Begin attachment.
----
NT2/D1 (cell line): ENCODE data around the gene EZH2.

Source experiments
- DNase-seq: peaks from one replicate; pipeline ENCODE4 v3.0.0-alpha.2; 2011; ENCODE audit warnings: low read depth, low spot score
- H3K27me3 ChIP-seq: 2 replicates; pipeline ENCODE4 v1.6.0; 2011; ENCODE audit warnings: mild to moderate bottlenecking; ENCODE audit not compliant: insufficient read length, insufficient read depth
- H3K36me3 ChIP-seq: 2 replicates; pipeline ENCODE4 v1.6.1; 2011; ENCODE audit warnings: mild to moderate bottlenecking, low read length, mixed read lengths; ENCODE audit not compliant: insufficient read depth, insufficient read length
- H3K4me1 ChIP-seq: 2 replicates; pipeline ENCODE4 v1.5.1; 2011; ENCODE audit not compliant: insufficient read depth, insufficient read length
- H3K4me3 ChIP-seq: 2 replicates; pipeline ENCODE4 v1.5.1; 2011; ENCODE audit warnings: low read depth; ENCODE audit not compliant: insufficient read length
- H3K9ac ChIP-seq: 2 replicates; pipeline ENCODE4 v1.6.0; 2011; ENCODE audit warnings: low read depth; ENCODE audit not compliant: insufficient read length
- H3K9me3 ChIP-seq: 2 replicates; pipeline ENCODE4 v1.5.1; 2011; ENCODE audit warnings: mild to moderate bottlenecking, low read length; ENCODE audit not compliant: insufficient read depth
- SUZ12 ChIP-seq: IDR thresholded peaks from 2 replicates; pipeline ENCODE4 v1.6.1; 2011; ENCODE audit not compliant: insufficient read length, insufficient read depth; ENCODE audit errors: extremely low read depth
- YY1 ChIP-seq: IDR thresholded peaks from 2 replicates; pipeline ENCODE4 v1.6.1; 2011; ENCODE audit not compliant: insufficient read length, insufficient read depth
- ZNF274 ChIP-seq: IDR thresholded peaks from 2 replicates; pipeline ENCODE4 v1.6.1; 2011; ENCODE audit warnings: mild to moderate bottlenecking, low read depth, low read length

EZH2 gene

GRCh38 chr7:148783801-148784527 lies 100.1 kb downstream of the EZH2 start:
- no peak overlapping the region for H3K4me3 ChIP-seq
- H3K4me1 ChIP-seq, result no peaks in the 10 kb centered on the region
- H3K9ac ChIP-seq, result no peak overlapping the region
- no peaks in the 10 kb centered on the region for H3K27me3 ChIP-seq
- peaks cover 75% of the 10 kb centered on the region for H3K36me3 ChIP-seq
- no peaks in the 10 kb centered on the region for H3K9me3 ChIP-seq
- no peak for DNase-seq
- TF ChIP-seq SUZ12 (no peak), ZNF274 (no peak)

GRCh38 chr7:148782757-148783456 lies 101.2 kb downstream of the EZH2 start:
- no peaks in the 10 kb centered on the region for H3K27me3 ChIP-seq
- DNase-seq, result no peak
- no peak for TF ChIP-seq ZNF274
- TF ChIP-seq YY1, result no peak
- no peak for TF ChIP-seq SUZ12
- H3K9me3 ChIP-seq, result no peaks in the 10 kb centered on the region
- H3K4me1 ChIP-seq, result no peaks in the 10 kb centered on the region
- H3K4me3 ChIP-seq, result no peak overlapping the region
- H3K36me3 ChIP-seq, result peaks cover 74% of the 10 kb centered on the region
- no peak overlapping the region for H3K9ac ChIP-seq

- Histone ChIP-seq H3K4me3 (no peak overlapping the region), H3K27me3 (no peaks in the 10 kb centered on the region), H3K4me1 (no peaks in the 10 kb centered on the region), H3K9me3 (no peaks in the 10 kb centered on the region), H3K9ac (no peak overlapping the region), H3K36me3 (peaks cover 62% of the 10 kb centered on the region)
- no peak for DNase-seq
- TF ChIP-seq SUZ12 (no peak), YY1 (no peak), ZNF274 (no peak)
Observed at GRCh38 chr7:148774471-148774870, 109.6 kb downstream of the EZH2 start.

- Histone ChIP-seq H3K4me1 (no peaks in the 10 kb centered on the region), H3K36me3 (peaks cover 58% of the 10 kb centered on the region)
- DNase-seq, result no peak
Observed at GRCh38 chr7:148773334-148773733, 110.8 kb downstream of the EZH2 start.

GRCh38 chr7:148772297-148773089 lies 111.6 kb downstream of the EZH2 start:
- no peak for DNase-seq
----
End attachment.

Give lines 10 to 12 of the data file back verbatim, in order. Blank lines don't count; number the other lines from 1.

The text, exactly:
- SUZ12 ChIP-seq: IDR thresholded peaks from 2 replicates; pipeline ENCODE4 v1.6.1; 2011; ENCODE audit not compliant: insufficient read length, insufficient read depth; ENCODE audit errors: extremely low read depth
- YY1 ChIP-seq: IDR thresholded peaks from 2 replicates; pipeline ENCODE4 v1.6.1; 2011; ENCODE audit not compliant: insufficient read length, insufficient read depth
- ZNF274 ChIP-seq: IDR thresholded peaks from 2 replicates; pipeline ENCODE4 v1.6.1; 2011; ENCODE audit warnings: mild to moderate bottlenecking, low read depth, low read length